I’m look­ing for­ward to read­ing more by Derek Fincham. His ideas are pro­voc­at­ive. The way he’s pro­pos­ing to deal with the illi­cit antiquit­ies trade reminds me in some ways of pro­pos­als to tackle the prob­lems of sur­round­ing pros­ti­tu­tion by leg­al­ising it. Prostitutes and peas­ant loot­ers in the third-world are engaged in activ­it­ies you might dis­ap­prove of, but is it bet­ter to see them as vic­tims rather than the prob­lem. It’s not a per­fect ana­logy but it high­lights the culp­ab­il­ity of the people who take advant­age of the situ­ation. It also addresses the other issue which Fincham doesn’t talk about in his paper. It’s the issue some other blog posts are arguing around. Is com­prom­ise or legit­im­isa­tion mor­ally acceptable?

For other opin­ions you may want to read:

I’d also recom­mend read­ing the comments.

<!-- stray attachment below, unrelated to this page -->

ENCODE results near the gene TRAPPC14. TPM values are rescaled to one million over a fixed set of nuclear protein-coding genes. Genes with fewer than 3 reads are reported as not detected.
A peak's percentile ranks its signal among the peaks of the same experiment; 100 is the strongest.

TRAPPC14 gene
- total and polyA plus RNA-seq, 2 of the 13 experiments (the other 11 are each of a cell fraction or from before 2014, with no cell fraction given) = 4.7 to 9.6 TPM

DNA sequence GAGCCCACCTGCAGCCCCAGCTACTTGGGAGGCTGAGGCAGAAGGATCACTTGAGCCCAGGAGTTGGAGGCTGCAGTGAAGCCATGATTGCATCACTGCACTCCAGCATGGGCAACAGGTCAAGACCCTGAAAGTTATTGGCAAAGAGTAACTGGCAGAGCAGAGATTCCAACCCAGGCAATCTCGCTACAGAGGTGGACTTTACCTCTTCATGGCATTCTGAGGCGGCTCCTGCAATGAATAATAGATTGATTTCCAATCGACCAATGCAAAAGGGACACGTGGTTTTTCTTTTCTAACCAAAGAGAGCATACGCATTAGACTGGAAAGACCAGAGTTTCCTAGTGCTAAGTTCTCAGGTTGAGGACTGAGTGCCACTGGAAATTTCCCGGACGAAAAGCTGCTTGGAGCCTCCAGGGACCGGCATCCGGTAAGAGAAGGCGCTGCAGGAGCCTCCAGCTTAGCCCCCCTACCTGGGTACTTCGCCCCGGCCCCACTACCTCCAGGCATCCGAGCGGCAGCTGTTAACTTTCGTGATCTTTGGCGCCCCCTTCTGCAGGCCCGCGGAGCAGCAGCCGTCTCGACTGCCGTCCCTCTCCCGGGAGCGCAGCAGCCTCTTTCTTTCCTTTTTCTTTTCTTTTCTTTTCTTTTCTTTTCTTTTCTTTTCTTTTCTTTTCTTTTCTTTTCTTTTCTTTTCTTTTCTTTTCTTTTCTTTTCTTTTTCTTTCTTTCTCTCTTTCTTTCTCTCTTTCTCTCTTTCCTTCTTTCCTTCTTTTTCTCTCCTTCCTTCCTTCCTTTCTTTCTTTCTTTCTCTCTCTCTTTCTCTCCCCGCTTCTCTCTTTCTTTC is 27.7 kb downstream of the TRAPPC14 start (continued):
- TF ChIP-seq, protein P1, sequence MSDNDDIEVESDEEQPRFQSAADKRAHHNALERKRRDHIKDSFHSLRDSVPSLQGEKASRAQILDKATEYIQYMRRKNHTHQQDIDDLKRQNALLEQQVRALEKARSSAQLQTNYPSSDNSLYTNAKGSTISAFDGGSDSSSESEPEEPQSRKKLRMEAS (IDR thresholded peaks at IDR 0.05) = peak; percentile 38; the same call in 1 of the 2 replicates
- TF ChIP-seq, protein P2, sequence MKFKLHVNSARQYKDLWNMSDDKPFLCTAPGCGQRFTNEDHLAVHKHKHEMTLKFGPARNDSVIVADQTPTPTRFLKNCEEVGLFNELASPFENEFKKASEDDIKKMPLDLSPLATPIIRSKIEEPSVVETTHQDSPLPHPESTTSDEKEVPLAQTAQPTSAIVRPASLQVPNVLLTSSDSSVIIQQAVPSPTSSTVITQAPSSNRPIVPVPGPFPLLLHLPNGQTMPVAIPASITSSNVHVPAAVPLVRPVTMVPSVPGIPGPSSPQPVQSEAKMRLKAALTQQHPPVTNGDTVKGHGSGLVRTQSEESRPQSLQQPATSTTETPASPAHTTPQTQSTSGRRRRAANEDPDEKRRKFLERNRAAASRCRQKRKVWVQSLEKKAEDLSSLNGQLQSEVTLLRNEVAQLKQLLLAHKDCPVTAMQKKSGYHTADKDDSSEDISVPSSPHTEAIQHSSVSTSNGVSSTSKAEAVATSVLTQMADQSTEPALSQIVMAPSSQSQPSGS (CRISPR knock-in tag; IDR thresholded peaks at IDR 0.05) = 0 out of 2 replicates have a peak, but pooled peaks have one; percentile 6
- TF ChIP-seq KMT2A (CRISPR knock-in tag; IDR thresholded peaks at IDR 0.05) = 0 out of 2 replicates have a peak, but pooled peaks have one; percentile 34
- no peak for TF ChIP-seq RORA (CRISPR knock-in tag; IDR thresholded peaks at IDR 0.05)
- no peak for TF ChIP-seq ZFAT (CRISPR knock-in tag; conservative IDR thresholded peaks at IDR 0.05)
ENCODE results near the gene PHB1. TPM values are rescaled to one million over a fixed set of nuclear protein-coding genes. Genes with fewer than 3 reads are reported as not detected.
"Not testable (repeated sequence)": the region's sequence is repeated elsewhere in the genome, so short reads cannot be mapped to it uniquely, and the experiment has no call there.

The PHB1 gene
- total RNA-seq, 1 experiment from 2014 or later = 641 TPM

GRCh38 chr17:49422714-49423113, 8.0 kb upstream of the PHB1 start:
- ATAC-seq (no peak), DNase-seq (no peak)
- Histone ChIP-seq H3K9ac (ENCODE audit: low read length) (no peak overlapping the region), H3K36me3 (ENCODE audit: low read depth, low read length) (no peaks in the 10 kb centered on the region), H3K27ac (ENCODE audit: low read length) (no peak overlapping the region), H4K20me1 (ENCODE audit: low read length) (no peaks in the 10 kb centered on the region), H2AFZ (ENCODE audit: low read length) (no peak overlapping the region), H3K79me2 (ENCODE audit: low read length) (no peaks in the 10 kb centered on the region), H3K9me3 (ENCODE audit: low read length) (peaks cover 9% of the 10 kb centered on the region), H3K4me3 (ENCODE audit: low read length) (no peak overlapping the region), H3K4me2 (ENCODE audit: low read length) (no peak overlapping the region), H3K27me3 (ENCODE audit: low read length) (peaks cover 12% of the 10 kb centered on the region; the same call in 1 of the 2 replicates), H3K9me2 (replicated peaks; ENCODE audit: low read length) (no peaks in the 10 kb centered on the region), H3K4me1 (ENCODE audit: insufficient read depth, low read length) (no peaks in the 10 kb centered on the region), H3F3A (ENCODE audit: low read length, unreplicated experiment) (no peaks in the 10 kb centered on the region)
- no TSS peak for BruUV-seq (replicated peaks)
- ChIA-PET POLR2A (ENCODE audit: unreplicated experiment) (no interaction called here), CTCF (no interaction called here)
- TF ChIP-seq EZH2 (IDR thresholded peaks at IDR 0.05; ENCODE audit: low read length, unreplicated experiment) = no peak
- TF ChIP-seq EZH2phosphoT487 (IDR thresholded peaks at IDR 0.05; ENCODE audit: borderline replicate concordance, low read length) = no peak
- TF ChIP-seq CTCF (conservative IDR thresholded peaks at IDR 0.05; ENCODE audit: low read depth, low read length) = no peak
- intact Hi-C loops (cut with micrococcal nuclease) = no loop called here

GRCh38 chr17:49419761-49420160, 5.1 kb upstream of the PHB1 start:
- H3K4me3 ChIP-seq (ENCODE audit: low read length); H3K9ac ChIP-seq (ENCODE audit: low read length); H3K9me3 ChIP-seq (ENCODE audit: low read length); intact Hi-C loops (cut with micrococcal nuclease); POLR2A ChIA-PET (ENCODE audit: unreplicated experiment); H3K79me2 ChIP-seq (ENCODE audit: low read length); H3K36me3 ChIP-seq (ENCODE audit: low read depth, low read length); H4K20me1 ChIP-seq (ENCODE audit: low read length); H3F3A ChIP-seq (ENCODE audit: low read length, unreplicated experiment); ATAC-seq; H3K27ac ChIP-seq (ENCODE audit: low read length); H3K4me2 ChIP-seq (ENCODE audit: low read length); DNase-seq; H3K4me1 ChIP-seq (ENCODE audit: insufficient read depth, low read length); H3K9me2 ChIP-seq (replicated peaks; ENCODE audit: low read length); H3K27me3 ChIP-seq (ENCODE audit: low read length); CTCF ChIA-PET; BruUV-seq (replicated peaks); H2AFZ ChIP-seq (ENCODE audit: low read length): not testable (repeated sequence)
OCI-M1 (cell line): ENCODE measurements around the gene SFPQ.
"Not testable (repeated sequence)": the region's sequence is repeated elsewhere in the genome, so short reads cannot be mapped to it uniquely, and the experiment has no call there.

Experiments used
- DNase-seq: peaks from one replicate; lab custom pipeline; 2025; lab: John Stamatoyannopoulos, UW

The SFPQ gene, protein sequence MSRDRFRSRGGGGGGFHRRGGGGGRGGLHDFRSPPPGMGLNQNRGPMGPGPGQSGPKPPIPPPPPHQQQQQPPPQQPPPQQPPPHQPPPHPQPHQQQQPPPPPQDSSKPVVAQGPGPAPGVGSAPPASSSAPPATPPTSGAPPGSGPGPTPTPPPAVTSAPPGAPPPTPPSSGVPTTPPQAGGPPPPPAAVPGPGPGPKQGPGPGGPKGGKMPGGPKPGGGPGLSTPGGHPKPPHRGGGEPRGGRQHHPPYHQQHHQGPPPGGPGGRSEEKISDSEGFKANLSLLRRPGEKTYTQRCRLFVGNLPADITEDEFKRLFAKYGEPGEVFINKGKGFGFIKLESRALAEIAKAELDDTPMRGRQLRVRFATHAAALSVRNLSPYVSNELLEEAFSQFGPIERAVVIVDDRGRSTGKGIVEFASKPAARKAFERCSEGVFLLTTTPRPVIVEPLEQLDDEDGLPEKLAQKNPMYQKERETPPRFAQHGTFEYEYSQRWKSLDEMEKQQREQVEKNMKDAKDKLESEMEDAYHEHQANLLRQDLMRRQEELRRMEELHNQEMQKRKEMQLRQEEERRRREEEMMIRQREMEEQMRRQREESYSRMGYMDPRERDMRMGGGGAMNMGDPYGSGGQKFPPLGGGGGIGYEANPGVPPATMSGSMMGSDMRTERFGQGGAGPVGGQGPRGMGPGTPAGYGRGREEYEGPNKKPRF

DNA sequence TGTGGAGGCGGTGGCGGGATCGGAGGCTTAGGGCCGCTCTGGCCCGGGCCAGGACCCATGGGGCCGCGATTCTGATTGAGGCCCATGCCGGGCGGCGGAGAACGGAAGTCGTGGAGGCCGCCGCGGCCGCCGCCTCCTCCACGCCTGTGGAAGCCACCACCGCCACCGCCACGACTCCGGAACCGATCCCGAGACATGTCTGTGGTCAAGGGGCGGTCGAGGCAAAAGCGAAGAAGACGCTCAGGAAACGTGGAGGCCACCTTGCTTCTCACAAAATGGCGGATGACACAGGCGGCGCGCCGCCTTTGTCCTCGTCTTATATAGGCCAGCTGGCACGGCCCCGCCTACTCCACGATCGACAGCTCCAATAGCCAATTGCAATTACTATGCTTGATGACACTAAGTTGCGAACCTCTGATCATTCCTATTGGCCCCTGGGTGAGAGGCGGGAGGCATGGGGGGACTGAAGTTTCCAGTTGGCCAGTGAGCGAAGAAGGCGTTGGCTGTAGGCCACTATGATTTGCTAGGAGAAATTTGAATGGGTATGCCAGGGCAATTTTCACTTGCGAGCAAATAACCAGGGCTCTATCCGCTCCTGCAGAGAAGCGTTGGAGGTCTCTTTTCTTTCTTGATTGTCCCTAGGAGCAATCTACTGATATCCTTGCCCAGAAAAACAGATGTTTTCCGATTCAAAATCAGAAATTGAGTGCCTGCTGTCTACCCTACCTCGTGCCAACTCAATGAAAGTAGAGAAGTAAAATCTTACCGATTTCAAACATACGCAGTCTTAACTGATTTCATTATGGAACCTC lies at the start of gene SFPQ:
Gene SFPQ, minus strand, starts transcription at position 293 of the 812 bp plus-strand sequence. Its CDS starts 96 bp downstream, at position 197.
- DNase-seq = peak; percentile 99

2 thoughts on “Should we pass on the PAS?

  1. It also addresses the other issue which Fincham doesn’t talk about in his paper. It’s the issue some other blog posts are arguing around. Is com­prom­ise or legit­im­isa­tion mor­ally acceptable?”

    Ethics/morality is alto­gether out­side the pur­view of Fincham’s paper. There are so many dif­fer­ent view­points on what is ethical/moral in the con­text of archae­olo­gical excavation.

    IMHO, loot­ing is not, in every case, under all cir­cum­stances, uni­ver­sally, uneth­ical. It hap­pens to be uneth­ical the vast major­ity of the time, but I do not think this is as tied to its illi­cit nature as most seem to think.

    I don’t see the PAS as com­prom­ise or legit­im­iz­a­tion. It is a tool. It can either help achieve the goal of pre­serving more con­text than it wastes or not. But per­haps I am not being ideal­istic enough.

    Thank you for the shout out. And I appre­ci­ate your detailed dis­cus­sion of the work.